Thursday, April 24, 2014
By J.P. Devine
It is the most common kitchen artifact in America. It is to be found on the kitchen tables and on red and white checkered picnic blankets of our land.
It comes in bottles of all shapes, and sometimes in tiny plastic cups on the side of diner plates.
Other times, but not often, it can be found in silver cups on the tables of the rich, where it is ladled out in tiny silver spoons. Full disclosure. I once spilled it on a wealthy family's expensive table cloth. Was it Des Moines linen or Damascus? Can't remember. I was not invited back.
It's an organic icon, and even today all these years later, some students have invented a new version to get "the good stuff out faster." Yeaaaa.
It crosses all economic roads and all across America, and perhaps the world. Welcome National Ketchup Day.
Today ketchup lovers are celebrating the birth of ketchup, and its very first American ketchup creator, Sandy Addison. Yeaaaa! Sandy Addison Day.
Okay, I made up the Ketchup Day thing, but the Sandy Addison thing is true. Sandy printed a recipe for ketchup in an American cookbook, "The Sugar House Book."
Of course the Chinese, who we already know discovered America and brought chow mein and dim sum to us long before Columbus and his cannoli came ashore, created ketchup. Then, of course, the Brits took it up and smeared it all over their eggs. But it was Sandy Addison who made it famous here. Yeaaaaa, Sandy.
Yes, I know, F&J Heinz gave us what we know today as the best condiment known to man. But of course, they tried to fool around with it and almost shot it down. In October 2000, they introduced EZ Squirt in green, purple, pink, orange and teal. Teal on your fries, anyone? I don't think so. They gave it up.
Ketchup (or catsup for snobs) changed all of our lives. Like most Americans, I grew up putting ketchup on almost everything. What would french fries be without it? Ketchup is the only answer.
As a boy, home from school hungry, I made ketchup sandwiches by slapping some of the red sauce on pieces of Wonder Bread. Hmmmmm. I can taste it now. Ketchup played a big part in high school romance, by creating the magic moment when I first met Rosemary DeBranco, she of the one thousand and one pastel colored angora sweaters and simple strand of pearls.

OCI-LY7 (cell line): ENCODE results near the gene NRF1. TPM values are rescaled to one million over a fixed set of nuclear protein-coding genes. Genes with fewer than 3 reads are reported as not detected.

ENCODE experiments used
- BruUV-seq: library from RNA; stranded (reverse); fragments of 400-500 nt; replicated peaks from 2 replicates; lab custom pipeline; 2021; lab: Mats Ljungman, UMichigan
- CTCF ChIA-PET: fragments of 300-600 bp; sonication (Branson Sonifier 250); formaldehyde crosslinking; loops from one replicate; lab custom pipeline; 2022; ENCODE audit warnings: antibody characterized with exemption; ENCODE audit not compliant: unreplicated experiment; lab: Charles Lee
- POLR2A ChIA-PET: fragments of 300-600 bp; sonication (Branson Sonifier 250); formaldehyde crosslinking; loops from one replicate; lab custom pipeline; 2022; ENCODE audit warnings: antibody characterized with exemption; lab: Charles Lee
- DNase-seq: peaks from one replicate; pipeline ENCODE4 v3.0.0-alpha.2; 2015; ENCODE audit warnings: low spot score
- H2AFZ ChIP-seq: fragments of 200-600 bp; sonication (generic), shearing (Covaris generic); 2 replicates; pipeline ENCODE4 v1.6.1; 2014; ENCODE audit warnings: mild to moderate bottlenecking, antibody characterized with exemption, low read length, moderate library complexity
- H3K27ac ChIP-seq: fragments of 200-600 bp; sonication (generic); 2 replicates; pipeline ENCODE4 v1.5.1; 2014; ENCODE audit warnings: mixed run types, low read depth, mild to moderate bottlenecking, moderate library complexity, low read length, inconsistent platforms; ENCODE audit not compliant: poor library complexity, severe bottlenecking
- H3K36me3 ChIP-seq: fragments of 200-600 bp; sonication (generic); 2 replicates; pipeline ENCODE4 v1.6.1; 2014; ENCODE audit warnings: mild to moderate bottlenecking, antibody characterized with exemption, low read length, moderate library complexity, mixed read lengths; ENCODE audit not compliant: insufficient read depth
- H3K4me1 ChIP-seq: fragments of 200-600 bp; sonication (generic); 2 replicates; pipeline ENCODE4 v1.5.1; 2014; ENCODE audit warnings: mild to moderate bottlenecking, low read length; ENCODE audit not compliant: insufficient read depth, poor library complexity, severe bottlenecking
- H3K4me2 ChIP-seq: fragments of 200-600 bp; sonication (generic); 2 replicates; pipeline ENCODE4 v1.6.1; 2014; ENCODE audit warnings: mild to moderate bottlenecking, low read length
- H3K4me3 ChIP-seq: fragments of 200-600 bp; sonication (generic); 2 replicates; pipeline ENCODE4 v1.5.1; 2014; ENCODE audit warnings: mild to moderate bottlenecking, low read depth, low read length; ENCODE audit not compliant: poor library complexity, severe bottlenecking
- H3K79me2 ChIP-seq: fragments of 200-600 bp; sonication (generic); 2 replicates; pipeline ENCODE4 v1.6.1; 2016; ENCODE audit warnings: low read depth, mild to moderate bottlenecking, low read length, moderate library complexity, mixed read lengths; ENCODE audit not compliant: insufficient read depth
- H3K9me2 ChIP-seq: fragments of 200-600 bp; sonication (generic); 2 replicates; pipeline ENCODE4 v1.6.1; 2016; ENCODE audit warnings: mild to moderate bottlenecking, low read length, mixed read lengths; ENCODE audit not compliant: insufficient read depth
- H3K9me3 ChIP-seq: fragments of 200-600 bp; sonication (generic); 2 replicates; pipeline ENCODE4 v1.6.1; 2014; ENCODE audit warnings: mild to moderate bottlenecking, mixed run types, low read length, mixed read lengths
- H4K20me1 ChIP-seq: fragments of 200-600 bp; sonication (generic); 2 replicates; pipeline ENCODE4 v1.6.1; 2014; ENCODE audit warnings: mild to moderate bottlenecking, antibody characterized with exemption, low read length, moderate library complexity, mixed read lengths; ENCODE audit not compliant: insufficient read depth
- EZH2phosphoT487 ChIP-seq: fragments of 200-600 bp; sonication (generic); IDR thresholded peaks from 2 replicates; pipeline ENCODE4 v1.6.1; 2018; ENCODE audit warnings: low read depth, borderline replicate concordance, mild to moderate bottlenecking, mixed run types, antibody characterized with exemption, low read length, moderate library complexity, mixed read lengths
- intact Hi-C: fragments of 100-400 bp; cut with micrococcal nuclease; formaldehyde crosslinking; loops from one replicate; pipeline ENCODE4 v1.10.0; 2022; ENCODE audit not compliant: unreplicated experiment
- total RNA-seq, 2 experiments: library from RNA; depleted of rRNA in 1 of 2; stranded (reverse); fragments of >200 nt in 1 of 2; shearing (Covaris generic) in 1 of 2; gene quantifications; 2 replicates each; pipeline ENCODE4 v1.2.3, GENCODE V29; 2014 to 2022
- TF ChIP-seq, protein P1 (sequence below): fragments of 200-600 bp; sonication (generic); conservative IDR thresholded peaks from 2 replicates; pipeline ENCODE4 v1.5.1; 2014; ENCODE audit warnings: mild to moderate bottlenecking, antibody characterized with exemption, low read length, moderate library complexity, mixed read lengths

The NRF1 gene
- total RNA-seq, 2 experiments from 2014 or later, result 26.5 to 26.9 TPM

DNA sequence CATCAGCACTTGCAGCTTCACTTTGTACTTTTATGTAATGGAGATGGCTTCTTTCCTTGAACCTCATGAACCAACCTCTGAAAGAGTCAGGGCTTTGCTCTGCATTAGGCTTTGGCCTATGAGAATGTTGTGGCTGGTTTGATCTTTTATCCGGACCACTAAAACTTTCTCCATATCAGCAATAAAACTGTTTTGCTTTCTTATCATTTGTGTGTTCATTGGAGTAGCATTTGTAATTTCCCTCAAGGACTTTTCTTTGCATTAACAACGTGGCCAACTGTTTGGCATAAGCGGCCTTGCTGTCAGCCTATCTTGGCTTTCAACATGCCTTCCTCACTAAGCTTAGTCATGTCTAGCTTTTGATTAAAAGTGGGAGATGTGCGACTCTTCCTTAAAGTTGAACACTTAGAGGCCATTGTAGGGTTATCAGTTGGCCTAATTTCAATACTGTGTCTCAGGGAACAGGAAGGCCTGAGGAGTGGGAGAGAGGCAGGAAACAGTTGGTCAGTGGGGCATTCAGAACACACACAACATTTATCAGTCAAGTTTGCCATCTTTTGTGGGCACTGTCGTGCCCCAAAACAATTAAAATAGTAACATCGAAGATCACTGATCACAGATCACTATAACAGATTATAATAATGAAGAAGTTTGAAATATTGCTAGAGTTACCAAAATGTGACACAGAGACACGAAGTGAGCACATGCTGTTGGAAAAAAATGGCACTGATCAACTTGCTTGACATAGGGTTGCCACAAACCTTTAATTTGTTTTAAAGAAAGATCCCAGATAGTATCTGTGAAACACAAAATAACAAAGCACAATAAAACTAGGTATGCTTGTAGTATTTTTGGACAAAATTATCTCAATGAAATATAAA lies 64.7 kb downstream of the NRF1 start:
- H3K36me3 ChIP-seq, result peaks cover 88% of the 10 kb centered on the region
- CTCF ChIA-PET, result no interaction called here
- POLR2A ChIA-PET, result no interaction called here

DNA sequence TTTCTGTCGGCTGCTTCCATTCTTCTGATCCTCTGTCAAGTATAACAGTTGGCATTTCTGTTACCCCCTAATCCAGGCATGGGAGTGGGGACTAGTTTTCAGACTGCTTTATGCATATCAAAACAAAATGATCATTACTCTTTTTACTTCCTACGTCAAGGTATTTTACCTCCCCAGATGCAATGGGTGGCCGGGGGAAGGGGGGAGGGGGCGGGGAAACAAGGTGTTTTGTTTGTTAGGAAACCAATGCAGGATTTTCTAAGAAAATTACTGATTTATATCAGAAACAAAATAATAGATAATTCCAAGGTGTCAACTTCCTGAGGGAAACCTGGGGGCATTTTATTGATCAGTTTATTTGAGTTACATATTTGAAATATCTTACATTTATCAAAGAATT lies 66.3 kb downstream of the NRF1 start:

Rosemary was sitting at one of the counters at the Velvet Freeze on Grand Avenue, where the streetcar turned. She was sipping a Coke with friends when she spotted me, a fetching, darling, dark-haired boy at the other end, about to enjoy a paper plate of fries.
Rosemary hipped her way down the counter to my side and without asking, took two of my fries, dipped them in my ketchup and held them to my lips. Her eyes spoke of passion yet to come. Her lips spoke of Heinz. Love bloomed.
Throughout my life, ketchup played an important and valuable economical role. Every New York actor of a certain age remembers the early hungry days when a plop of ketchup transformed a cup of hot diner water into soup.
Broadway actors remember a chain of cut-rate Italian restaurants where one could get a bowl of spaghetti for fifty cents, with a meager shake of parmesan cheese. Sauce was twenty-five cents extra. It was the great American actress, Geraldine Page, who taught me to use the ketchup bottle. Voila! Pasta with sauce. After a while, it caught on with starving artists everywhere. In due time the owners removed the ketchup bottles from the table.
Today, Mitt and Barack are dueling across the nation. The Middle East is in flames, Spain is having a nervous breakdown, and "Mad Men" was spurned by the Emmys. But somewhere tonight when a bowl of mac and cheese is offered, or a plate of fries, or scrambled eggs is put on the table, someone will look passionately into someone's eyes and whisper, "Pass the ketchup?"
J.P. Devine is a Waterville writer.